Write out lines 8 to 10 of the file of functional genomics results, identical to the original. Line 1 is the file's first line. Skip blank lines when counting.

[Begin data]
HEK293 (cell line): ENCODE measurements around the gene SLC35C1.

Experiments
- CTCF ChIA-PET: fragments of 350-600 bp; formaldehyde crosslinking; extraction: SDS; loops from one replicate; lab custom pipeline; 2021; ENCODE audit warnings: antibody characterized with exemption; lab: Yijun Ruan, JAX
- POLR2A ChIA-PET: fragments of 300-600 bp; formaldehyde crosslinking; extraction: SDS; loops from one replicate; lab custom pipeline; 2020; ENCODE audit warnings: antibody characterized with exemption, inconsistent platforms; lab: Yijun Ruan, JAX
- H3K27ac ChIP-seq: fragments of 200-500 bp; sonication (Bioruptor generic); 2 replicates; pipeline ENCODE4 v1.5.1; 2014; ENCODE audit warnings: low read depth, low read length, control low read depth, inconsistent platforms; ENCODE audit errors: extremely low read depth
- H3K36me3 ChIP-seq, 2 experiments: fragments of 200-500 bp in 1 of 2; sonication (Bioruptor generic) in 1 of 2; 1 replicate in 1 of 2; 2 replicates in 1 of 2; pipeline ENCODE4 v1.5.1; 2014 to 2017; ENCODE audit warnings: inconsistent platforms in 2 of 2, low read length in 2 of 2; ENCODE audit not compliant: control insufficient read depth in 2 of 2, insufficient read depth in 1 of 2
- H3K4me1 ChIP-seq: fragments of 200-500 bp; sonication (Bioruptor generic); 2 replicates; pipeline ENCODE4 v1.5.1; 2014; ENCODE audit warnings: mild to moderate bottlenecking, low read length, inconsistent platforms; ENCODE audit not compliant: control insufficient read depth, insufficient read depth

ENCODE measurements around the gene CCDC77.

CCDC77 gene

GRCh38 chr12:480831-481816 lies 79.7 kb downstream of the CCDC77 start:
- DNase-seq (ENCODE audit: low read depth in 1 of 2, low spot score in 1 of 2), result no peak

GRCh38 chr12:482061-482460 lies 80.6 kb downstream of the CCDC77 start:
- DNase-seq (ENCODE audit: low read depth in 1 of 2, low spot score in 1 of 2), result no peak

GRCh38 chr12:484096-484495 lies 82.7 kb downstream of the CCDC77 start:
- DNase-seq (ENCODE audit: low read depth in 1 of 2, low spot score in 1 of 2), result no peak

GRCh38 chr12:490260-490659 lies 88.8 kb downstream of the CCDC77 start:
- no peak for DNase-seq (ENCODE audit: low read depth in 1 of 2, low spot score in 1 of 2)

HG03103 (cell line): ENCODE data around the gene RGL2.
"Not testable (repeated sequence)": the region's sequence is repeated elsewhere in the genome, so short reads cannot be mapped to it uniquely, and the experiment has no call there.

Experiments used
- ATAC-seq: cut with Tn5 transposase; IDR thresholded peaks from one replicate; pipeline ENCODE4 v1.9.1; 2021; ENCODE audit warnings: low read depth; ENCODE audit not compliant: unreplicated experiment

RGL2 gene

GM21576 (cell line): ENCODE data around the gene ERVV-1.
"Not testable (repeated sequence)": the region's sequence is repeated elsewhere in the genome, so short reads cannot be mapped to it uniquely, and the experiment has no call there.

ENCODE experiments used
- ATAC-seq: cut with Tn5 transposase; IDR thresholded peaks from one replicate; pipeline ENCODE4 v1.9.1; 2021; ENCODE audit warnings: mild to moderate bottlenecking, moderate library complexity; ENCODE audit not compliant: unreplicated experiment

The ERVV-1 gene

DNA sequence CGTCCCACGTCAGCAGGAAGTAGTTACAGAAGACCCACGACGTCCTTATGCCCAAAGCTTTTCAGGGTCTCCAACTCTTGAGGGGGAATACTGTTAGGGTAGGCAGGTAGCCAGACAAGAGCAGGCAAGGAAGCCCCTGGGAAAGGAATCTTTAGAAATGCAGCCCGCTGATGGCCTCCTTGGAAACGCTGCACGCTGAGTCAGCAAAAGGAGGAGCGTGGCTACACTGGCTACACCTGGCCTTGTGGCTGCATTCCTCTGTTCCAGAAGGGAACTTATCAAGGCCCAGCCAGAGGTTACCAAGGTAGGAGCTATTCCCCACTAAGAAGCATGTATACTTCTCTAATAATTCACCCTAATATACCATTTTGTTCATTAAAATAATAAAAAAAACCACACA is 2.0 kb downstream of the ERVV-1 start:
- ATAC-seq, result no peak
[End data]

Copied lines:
ENCODE measurements around the gene CCDC77.

CCDC77 gene

GRCh38 chr12:480831-481816 lies 79.7 kb downstream of the CCDC77 start: